Sometimes building a portfolio or visibility is more important than money.
A good friend will resign from the corporate world soon. He’s currently into photography, and wants to take the hobby to the next level. Before we met up last night, he took some food photos for a hotel. What did he get in return? Free access to the buffet!
Yes, the hotel got away with a Php 800.00 ($16, though that buys a lot in a low cost–of–living economy) investment for pictures they’ll use to make loads of money. But at least my friend now has more photos for his budding photography portfolio, and doing some work for a hotel leaves future clients an impression of legitimacy. While not wealthy enough to lounge around and sip mojitos all day, Jayvee also writes for many online publications; food will be on the table at the end of the day.
When starting out as a freelancer, no one knows who you are and what you can do. Though if you can afford to do so, taking on major projects for little compensation and time commitment will build the contacts and visibility that eventually pay off.
Why Decisive Clients Save Your Time.
Nothing is more frustrating and a great time-waster than working for a client lacking a clear vision of the end product. So try to work for people who know what they want.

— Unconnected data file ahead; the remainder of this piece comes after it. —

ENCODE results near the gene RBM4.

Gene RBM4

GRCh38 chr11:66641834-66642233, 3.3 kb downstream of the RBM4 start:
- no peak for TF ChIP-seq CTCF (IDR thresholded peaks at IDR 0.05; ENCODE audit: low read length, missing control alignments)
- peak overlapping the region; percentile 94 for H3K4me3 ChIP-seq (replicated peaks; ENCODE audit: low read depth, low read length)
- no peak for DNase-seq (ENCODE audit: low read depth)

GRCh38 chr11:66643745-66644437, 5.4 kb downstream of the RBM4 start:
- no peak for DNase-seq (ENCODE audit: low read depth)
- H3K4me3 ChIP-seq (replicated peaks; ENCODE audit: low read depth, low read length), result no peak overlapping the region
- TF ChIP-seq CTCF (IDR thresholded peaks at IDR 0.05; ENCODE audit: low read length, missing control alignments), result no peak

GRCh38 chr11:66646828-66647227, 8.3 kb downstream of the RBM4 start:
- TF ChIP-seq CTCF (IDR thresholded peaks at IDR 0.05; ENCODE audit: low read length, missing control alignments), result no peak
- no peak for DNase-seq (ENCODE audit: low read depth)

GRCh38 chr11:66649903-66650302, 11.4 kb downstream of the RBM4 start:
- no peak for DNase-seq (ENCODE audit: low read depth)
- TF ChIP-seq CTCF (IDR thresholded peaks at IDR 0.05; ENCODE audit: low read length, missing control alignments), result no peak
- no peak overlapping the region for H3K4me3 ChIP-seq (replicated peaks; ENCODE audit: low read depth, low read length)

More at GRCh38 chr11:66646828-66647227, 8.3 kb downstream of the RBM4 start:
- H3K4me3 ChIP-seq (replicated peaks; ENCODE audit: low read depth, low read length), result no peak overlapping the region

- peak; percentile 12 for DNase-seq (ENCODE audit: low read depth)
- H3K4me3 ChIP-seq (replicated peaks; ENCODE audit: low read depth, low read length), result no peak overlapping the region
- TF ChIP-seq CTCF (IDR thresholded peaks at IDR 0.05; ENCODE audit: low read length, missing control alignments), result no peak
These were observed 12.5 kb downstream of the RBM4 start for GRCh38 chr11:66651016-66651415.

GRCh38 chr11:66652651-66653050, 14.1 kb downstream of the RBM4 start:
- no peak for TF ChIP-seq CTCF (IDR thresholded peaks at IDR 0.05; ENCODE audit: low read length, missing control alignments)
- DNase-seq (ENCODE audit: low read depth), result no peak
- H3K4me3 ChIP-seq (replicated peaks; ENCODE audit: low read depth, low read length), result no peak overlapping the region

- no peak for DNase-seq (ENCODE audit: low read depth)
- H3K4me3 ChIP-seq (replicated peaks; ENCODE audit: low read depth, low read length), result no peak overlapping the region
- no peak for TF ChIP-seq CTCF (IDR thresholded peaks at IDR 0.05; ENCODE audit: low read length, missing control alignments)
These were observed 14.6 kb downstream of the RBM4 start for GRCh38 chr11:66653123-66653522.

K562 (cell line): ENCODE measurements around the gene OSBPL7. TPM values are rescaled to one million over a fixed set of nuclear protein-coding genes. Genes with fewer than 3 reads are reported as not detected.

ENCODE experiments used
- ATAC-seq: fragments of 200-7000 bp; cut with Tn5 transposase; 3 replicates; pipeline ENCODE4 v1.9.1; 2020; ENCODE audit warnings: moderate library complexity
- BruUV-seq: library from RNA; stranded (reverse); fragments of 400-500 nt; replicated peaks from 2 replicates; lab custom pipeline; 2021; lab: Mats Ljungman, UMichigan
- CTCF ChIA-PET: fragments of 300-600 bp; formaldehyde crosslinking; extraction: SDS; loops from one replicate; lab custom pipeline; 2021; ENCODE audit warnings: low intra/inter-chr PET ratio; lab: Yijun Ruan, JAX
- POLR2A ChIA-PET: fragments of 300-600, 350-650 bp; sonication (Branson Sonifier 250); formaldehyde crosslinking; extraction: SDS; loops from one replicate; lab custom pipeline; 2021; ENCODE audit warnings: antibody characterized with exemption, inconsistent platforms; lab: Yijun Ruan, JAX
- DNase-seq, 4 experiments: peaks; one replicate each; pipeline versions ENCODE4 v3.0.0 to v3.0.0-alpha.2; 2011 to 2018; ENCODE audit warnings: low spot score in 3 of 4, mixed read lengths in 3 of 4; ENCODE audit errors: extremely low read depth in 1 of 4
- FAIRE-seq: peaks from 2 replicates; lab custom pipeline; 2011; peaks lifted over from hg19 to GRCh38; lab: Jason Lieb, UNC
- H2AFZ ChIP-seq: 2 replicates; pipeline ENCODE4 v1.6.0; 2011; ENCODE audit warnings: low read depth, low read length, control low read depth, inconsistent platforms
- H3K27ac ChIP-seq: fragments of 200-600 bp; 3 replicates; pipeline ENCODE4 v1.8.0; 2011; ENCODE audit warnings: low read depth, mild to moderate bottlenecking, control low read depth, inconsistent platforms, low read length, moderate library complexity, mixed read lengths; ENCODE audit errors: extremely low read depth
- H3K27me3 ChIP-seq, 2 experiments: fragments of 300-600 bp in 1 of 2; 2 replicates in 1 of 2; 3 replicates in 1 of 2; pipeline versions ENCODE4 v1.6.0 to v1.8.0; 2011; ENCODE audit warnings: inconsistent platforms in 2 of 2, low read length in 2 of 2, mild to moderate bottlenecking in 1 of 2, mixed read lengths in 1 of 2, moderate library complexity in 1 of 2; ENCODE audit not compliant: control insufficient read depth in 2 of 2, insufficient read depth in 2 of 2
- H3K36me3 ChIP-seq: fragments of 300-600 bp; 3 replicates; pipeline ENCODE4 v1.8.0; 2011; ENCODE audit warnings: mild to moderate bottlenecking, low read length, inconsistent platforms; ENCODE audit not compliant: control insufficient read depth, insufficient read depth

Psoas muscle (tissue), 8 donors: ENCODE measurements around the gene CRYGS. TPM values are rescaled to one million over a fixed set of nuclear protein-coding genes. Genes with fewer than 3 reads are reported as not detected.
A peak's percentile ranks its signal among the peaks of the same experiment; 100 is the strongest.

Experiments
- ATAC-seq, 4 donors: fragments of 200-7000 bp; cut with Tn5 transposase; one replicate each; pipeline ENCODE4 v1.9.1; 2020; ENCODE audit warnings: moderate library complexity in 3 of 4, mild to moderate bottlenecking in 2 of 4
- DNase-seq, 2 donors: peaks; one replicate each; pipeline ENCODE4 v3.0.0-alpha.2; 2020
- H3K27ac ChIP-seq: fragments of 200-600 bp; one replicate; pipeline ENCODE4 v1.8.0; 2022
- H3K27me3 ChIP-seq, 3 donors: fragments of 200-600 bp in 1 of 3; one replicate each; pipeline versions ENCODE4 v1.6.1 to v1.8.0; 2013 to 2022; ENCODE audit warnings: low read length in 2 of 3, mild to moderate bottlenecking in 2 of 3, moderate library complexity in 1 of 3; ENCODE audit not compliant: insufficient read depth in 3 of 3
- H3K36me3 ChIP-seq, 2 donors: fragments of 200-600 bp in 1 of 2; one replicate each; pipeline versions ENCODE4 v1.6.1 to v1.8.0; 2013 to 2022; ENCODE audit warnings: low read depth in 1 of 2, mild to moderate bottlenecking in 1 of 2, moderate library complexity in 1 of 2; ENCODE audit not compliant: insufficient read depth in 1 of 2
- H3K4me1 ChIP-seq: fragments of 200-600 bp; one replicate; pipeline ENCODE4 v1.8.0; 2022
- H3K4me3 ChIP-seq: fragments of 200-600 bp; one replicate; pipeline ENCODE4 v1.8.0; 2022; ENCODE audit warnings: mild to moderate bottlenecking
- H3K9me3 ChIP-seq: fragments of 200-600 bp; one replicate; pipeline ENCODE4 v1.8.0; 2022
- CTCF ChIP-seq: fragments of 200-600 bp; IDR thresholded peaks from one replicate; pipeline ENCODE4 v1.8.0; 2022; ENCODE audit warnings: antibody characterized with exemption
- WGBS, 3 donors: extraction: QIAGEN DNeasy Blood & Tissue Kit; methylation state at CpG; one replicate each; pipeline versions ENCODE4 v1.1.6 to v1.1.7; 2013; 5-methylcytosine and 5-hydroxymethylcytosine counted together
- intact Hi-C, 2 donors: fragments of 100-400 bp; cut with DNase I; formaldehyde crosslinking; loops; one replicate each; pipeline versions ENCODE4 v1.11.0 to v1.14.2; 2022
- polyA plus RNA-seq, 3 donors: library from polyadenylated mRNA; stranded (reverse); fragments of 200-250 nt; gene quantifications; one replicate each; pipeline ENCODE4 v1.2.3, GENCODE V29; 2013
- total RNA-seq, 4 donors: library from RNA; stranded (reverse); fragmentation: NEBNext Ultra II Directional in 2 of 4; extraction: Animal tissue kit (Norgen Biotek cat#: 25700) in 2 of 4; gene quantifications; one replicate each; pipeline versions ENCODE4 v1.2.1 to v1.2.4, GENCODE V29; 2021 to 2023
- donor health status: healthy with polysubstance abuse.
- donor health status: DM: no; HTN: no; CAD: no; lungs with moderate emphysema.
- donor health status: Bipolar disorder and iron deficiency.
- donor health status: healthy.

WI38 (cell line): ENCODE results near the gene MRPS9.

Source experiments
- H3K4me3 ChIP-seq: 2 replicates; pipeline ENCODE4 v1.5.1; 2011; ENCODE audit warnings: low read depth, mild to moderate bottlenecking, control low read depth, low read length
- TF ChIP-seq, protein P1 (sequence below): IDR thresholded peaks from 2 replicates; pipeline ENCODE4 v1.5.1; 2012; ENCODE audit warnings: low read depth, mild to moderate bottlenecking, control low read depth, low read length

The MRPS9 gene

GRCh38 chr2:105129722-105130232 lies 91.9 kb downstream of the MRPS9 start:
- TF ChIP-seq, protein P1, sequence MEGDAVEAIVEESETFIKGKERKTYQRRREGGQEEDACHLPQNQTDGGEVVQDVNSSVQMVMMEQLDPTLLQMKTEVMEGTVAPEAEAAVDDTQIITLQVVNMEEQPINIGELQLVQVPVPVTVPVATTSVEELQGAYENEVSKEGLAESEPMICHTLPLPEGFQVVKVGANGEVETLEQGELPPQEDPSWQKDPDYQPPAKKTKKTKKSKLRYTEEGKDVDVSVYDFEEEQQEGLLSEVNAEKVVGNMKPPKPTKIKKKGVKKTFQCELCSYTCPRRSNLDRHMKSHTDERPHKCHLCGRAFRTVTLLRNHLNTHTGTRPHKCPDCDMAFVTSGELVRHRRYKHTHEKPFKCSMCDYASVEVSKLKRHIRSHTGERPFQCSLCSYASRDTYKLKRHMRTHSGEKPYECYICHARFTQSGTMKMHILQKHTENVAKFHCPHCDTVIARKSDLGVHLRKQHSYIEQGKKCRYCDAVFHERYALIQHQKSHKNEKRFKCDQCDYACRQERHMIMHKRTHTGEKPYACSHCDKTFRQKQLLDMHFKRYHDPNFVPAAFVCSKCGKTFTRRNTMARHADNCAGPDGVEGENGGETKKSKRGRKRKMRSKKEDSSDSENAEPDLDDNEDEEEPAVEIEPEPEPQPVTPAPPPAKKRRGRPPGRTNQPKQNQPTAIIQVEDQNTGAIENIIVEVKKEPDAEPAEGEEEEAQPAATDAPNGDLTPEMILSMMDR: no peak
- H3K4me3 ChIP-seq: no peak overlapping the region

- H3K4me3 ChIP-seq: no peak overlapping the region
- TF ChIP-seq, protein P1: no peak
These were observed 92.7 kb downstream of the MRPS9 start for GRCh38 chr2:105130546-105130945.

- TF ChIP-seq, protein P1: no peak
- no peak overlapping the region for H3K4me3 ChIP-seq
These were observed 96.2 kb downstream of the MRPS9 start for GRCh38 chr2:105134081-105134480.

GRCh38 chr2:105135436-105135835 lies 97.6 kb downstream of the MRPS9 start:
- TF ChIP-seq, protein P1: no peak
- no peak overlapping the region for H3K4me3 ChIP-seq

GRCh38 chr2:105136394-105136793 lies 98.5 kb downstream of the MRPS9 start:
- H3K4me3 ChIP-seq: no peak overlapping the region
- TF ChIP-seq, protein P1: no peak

My actual freelance career actually began as a student; to practice my design skills, I’d take any project under the sun. Yes, the financial rewards were meager, but the extra money allowed more than just student meals.
But many of the clients weren’t sure what they wanted from me. Normally, a client would list down his requirements; I’d submit a first draft and he’d make some changes. After carrying out the changes, everything’s done.
Yet these people just gave me free reign over the project, which I thought was a good thing. So, enjoying my creative liberty, I’d spend the whole night on a layout, only to have my client ask for a complete overhaul the next morning. All my efforts were simply a waste of time.
The lesson I learned is that you should only try to work for decisive clients—those who have a clear idea of what they want you to do, and how they’ll use what you make. It makes sense: with something to follow, the freelancer will have an easier time fulfilling the client’s goals, the client will receive the finished project earlier, and both parties will be saved from a lot of aggravation.
But being definite doesn’t depend on clients alone. A freelancer should ask for the project requirements during the first meeting, because any client worth his time will already have them ready.